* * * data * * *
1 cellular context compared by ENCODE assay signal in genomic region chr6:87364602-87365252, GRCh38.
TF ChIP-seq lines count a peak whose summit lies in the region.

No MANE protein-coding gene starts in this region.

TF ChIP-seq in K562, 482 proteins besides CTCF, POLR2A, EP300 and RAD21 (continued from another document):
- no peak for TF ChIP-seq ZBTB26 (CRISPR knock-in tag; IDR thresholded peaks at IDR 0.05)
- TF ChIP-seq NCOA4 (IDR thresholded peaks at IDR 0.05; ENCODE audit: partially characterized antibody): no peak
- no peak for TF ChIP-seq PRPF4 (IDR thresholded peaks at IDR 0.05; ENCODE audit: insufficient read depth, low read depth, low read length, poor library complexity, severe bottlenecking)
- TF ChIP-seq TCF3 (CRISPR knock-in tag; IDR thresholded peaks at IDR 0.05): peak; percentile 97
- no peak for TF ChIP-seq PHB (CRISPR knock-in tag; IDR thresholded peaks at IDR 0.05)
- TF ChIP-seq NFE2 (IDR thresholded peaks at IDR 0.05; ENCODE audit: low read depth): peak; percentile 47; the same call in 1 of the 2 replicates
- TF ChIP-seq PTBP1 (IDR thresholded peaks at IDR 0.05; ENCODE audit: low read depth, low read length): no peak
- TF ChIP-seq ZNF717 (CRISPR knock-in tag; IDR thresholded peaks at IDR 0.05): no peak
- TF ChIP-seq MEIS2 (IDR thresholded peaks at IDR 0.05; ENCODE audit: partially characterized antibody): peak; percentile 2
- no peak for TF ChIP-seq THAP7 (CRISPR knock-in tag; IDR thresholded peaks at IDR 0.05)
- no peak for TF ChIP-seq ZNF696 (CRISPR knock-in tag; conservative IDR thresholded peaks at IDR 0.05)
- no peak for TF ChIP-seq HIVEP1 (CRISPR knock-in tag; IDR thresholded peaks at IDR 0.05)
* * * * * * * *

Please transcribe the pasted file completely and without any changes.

1 cellular context compared by ENCODE assay signal in genomic region chr6:87364602-87365252, GRCh38.
TF ChIP-seq lines count a peak whose summit lies in the region.

No MANE protein-coding gene starts in this region.

TF ChIP-seq in K562, 482 proteins besides CTCF, POLR2A, EP300 and RAD21 (continued from another document):
- no peak for TF ChIP-seq ZBTB26 (CRISPR knock-in tag; IDR thresholded peaks at IDR 0.05)
- TF ChIP-seq NCOA4 (IDR thresholded peaks at IDR 0.05; ENCODE audit: partially characterized antibody): no peak
- no peak for TF ChIP-seq PRPF4 (IDR thresholded peaks at IDR 0.05; ENCODE audit: insufficient read depth, low read depth, low read length, poor library complexity, severe bottlenecking)
- TF ChIP-seq TCF3 (CRISPR knock-in tag; IDR thresholded peaks at IDR 0.05): peak; percentile 97
- no peak for TF ChIP-seq PHB (CRISPR knock-in tag; IDR thresholded peaks at IDR 0.05)
- TF ChIP-seq NFE2 (IDR thresholded peaks at IDR 0.05; ENCODE audit: low read depth): peak; percentile 47; the same call in 1 of the 2 replicates
- TF ChIP-seq PTBP1 (IDR thresholded peaks at IDR 0.05; ENCODE audit: low read depth, low read length): no peak
- TF ChIP-seq ZNF717 (CRISPR knock-in tag; IDR thresholded peaks at IDR 0.05): no peak
- TF ChIP-seq MEIS2 (IDR thresholded peaks at IDR 0.05; ENCODE audit: partially characterized antibody): peak; percentile 2
- no peak for TF ChIP-seq THAP7 (CRISPR knock-in tag; IDR thresholded peaks at IDR 0.05)
- no peak for TF ChIP-seq ZNF696 (CRISPR knock-in tag; conservative IDR thresholded peaks at IDR 0.05)
- no peak for TF ChIP-seq HIVEP1 (CRISPR knock-in tag; IDR thresholded peaks at IDR 0.05)